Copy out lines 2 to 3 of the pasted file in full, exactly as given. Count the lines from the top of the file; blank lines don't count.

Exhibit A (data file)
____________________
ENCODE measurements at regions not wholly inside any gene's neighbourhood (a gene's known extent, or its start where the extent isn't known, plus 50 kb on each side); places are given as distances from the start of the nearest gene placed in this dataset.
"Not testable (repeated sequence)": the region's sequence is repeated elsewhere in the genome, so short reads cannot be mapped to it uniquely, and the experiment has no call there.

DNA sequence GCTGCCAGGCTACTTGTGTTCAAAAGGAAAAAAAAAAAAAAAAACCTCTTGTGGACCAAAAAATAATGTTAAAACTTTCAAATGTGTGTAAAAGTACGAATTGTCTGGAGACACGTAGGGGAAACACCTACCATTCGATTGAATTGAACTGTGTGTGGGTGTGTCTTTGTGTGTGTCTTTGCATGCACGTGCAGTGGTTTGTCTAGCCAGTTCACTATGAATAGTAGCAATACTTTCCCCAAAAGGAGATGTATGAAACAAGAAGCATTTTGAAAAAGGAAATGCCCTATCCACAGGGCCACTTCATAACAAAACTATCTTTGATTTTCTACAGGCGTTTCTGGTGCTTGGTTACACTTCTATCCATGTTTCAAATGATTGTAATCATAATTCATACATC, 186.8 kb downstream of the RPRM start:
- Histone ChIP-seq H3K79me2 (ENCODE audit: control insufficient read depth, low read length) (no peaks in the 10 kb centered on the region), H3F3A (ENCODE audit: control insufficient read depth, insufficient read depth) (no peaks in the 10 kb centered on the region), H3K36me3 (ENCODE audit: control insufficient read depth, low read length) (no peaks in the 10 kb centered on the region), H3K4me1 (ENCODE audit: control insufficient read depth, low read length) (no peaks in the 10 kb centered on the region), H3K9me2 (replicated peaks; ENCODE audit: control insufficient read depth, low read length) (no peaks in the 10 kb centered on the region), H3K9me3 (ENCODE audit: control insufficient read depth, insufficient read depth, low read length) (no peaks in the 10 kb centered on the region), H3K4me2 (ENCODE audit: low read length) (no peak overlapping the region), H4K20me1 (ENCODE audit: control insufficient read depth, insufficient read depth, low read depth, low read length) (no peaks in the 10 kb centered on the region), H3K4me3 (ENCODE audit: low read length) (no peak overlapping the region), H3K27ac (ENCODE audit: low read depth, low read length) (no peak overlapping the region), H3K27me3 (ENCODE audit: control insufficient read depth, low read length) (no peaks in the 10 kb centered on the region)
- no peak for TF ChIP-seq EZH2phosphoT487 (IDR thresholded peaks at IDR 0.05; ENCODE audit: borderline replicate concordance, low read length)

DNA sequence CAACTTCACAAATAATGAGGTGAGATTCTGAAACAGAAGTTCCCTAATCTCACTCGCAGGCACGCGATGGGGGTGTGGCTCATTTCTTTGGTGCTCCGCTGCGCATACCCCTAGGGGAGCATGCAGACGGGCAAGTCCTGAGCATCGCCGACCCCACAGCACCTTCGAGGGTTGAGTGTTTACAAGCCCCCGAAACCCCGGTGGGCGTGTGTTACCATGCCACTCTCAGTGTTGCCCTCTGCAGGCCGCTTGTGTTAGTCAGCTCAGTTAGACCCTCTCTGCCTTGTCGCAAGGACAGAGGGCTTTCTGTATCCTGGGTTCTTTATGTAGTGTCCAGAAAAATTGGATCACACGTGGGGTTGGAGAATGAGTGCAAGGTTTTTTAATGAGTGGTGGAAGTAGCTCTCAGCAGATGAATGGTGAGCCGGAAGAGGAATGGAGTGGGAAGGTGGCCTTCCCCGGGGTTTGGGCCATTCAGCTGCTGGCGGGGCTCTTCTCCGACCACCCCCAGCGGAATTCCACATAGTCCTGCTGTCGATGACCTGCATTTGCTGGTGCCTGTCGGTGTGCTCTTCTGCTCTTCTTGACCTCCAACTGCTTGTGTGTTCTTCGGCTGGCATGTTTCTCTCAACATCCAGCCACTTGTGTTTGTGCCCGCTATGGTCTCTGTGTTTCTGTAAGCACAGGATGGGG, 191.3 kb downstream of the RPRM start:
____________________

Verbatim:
"Not testable (repeated sequence)": the region's sequence is repeated elsewhere in the genome, so short reads cannot be mapped to it uniquely, and the experiment has no call there.

DNA sequence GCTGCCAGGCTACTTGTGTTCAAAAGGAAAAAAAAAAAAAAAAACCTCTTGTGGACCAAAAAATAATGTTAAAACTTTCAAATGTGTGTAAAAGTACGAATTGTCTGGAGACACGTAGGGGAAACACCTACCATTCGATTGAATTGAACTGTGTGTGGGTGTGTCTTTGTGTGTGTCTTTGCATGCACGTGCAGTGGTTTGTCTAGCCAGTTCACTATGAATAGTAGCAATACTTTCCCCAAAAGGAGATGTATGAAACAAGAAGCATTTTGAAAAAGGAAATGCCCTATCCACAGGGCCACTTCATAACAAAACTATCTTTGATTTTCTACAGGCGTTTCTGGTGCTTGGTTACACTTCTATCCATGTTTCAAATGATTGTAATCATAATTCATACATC, 186.8 kb downstream of the RPRM start: